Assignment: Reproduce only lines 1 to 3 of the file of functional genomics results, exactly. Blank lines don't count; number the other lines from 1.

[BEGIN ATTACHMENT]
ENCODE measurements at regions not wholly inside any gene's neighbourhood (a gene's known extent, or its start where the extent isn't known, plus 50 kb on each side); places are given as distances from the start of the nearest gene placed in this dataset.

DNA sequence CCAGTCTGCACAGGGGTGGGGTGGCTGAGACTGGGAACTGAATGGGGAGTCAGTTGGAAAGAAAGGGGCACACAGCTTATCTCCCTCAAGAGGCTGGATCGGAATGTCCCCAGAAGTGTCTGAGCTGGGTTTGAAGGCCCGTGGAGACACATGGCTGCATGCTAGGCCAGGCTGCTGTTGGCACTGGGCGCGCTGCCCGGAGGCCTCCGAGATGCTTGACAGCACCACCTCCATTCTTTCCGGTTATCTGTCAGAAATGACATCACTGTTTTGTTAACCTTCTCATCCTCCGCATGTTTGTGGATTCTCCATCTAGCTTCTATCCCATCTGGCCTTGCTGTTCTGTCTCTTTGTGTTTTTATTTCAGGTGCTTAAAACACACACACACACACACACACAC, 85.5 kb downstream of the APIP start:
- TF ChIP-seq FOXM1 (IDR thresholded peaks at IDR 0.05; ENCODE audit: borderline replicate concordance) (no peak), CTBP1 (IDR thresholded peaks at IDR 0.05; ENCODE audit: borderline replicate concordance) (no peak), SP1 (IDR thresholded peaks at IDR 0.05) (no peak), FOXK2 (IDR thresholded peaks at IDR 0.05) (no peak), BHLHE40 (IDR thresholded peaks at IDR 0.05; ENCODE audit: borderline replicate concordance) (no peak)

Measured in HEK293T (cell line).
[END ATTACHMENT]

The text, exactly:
ENCODE measurements at regions not wholly inside any gene's neighbourhood (a gene's known extent, or its start where the extent isn't known, plus 50 kb on each side); places are given as distances from the start of the nearest gene placed in this dataset.

DNA sequence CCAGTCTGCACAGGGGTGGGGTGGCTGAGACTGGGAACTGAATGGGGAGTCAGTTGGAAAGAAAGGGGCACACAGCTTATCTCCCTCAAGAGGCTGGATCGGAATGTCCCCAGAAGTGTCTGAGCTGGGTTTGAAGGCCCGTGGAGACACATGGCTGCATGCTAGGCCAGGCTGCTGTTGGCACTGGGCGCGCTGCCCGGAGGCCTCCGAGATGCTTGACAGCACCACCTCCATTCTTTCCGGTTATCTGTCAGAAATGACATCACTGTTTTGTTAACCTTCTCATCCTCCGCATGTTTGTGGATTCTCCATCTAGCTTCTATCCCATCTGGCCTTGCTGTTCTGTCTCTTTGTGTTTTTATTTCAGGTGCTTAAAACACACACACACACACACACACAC, 85.5 kb downstream of the APIP start:
- TF ChIP-seq FOXM1 (IDR thresholded peaks at IDR 0.05; ENCODE audit: borderline replicate concordance) (no peak), CTBP1 (IDR thresholded peaks at IDR 0.05; ENCODE audit: borderline replicate concordance) (no peak), SP1 (IDR thresholded peaks at IDR 0.05) (no peak), FOXK2 (IDR thresholded peaks at IDR 0.05) (no peak), BHLHE40 (IDR thresholded peaks at IDR 0.05; ENCODE audit: borderline replicate concordance) (no peak)